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View Diary: SCOTUS Tea Leaf Readers: Mandate in Trouble (79 comments)

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  •  Well, early indications during oral argument... (5+ / 0-)

    ...were of skeptical hostility from Scalia and Kennedy.  Scalia's reactionariness is to be expected--that's why he was put on the court--but Kennedy's is unsettling, as he is the perceived swing vote here.

    I've read that Roberts, and much of the remainder of the Court, is now deeply concerned about the Court's reputation going forward, and how it will be viewed by the public at large.  If the conservative wing prevails, and kills the mandate, and therefore the ACA, it will have shown itself to be nothing but deeply corrupt, and deeply corrupting; a mere muppet of powerful corporate interests and not the august legal body it pretends to be.  It will have shown itself to be a collection not of great legal scholars, but of bagmen.  And it will deserve all of the scorn certain to be heaped upon it.  And yet, the Roberts Court will go down that path because, after all, they are muppets and bagmen, nothing more.

    We reach for the stars with shaking hands in bare-knuckle times.

    by TheOrchid on Tue Mar 27, 2012 at 10:38:03 AM PDT

    •  Call 'em puppets. Muppets were the creation of (2+ / 0-)
      Recommended by:
      Cedwyn, Cartoon Peril

      Jim Henson, a great man.

      "Soylent Green is a corporation!"--Mitt Romney. Eat the rich.

      by ubertar on Tue Mar 27, 2012 at 11:00:56 AM PDT

      [ Parent ]

    •  But the mandate is deeply corrupting (1+ / 0-)
      Recommended by:
      VClib

      I don't think you can make a blanket statement like that.  The mandate is a Republican concept.  The insurance industry loves the idea of having millions of customers forced to buy their product.  I have no doubt that they are all scheming their way towards offering the most junk insurance policies they can get away with.

      So if SCOTUS rules that the mandate simply allows massive insurance fraud and corruption, and they rule against it on those merrits, how does that fit your narrative?

      Killing the ACA does prevent billions of dollars from flowing into a corrupt industry, so it's not so cut and dried as that.

      And you know, Congress can still tax and still set up single payer.  Overthrowing the ACA is probably the biggest step towards single payer.  SCOTUS may do you a favor.

      •  Sounds nice. (1+ / 0-)
        Recommended by:
        blue aardvark
        And you know, Congress can still tax and still set up single payer. Overthrowing the ACA is probably the biggest step towards single payer.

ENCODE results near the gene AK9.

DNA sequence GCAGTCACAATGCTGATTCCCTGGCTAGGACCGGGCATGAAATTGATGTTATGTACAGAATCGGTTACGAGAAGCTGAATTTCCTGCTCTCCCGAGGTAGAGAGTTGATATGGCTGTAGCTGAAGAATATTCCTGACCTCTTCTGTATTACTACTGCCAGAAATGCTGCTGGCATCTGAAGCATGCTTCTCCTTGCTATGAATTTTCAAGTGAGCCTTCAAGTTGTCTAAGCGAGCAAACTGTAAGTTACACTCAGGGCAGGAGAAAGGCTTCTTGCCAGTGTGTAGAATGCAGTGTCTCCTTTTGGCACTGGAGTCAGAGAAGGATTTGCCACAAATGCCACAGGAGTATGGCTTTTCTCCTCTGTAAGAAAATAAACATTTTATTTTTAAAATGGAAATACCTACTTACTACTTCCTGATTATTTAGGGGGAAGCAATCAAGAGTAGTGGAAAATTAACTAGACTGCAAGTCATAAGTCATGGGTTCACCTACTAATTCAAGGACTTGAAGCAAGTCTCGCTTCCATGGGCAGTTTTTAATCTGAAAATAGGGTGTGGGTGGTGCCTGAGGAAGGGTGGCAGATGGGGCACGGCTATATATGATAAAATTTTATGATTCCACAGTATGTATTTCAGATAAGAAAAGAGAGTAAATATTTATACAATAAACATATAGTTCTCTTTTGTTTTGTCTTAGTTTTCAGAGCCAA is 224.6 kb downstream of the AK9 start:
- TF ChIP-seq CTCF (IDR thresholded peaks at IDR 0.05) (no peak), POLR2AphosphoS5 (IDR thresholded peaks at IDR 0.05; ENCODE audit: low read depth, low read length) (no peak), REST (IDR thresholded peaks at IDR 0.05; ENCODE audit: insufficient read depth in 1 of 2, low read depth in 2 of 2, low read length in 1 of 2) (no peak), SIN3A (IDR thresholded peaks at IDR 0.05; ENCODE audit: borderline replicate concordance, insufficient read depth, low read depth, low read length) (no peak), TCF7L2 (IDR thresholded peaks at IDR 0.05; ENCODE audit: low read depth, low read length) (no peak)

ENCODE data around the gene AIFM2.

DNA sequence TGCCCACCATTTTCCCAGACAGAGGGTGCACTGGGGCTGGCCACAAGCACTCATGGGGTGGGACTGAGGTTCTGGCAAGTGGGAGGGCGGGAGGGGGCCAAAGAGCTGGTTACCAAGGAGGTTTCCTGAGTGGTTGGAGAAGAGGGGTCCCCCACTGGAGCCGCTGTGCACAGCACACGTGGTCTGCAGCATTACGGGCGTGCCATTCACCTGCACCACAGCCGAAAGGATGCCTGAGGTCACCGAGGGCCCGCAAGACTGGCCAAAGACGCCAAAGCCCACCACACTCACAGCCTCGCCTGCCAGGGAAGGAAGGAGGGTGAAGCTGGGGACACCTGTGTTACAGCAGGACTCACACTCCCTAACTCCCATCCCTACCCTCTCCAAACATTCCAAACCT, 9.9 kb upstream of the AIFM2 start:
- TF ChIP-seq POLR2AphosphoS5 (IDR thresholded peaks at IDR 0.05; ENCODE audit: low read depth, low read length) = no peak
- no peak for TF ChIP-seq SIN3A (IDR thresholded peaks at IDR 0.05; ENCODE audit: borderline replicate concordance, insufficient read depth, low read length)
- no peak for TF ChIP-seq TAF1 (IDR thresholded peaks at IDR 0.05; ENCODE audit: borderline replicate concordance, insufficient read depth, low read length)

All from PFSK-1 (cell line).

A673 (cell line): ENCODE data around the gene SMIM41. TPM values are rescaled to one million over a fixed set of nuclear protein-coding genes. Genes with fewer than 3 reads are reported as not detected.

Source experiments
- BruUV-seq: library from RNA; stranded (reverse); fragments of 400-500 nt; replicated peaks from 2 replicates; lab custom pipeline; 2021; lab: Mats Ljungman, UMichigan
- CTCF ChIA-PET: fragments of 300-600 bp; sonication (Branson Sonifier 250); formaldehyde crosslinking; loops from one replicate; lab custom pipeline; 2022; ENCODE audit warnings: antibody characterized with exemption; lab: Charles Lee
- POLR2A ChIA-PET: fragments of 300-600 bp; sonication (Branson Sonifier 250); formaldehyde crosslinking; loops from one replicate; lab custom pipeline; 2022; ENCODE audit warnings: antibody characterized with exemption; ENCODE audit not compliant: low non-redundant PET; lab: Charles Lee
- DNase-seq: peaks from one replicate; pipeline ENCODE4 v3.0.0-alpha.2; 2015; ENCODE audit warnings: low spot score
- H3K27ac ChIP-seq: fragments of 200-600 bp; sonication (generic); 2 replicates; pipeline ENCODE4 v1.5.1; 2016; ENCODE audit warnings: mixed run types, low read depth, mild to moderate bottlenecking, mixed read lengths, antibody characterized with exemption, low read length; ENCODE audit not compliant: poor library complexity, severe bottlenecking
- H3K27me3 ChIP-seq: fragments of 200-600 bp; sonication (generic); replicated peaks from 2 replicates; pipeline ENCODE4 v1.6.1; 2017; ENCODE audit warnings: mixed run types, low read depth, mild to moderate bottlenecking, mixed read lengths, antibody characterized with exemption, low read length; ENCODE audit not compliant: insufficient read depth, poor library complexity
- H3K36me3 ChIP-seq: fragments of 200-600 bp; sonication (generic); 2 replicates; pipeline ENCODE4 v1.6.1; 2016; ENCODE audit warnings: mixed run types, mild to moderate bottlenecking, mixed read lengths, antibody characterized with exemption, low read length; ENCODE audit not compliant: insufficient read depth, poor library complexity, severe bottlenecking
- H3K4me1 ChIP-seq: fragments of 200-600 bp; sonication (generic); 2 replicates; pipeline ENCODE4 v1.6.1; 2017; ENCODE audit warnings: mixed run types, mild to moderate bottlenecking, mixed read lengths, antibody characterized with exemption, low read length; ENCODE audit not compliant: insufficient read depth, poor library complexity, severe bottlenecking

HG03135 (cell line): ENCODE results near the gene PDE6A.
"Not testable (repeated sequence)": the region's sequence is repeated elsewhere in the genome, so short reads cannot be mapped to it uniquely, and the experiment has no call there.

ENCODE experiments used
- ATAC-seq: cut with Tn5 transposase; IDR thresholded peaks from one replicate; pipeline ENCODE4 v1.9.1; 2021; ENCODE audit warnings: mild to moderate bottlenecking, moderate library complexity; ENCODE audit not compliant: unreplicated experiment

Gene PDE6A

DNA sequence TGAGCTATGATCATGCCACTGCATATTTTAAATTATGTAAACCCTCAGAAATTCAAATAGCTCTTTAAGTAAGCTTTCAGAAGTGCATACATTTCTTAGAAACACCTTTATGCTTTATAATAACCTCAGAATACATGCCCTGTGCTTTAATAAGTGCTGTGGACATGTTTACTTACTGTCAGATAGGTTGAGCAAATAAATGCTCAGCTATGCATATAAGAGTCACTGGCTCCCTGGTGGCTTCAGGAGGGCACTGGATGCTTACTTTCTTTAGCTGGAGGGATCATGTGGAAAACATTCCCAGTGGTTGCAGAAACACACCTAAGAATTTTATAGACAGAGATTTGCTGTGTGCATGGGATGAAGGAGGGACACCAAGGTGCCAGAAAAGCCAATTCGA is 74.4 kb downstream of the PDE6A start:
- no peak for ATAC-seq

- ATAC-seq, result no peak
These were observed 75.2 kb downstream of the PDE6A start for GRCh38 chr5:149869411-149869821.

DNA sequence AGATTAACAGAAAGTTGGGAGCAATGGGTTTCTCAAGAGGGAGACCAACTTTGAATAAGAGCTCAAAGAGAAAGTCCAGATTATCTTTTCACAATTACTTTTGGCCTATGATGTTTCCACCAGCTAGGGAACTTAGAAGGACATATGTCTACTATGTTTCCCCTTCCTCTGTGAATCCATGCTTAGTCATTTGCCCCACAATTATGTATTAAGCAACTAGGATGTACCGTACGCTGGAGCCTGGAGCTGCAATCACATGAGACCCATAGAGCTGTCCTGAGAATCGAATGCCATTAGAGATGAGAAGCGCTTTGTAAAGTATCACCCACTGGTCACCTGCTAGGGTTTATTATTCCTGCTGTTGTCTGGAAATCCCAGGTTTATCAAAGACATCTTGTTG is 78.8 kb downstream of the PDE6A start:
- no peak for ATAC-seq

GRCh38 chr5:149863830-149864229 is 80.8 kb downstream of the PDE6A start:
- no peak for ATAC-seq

Because in the pre-ACA years of 1776-2010, we came oh-so-close to getting single payer?
        •  A mandate wasn't unconstitutional before (0+ / 0-)

          If the ACA is overthrown, that's still progress.  We've moved towards having federal comprehensive care, recognizing that health care doesn't follow normal supply-demand economics.

          If the mandate is ruled unconstitutional, we move forward.  That simply throws out one solution.  If the course remains set, then another solution is needed.  Enter single payer.

          No, the real question is whether the American people will hold the course and elect Dems in Nov, or if they'll vote for more teabaggers.  An unconstitutional mandate says to all Americans - push for single payer, or suffer through private insurance.  It'll be their call to make.

          •  That's assuming that a solution is wanted (0+ / 0-)
            An unconstitutional mandate says to all Americans - push for single payer, or suffer through private insurance.  It'll be their call to make.
            A large majority of Americans are not suffering through private insurance.  Employer sponsored health insurance is usually pretty great, and where most of the resistance to HCR comes from.  That is why Obama had to say over and over again in 2010, "If you like your current insurance, you can keep it."  And healthy people typically don't need much health care to begin with.  So it's mainly the sick and unemployed that are suffering with private insurance.  And those two groups are generally too preoccupied with survival to push for anything.  
          •  Norm, if only most voters were that sophisticated. (0+ / 0-)

            They vote against their own interests so blindly I do not share your faith, although I agree with your assessment.

            2012: the Year of the Voting Woman. And by the way, Republicans ... we're pretty pissed about what you've done to our country.

            by mumtaznepal on Tue Mar 27, 2012 at 02:29:44 PM PDT

            [ Parent ]

      •  Funny! (0+ / 0-)

        I remember when a big selling point for the ACA was that IT was the stepping stone to single payer.  Now it's vitiation is the stepping stone.  So, which is it?

        We reach for the stars with shaking hands in bare-knuckle times.

        by TheOrchid on Tue Mar 27, 2012 at 12:01:10 PM PDT

        [ Parent ]

        •  That was a false selling point (0+ / 0-)

          The ACA is designed to get everyone to buy PRIVATE insurance through private for-profit companies.  How is that a path to single payer?  I didn't buy that selling point then and still don't.

          Without the mandate, private insurance is not sustainable, not at these profit levels.  We may see a return of some non-profits, the exchanges still may provide some benefit.  I'm not saying Single Payer is guaranteed, far from it.

          But as other options fall by the wayside, single payer will look better and better.

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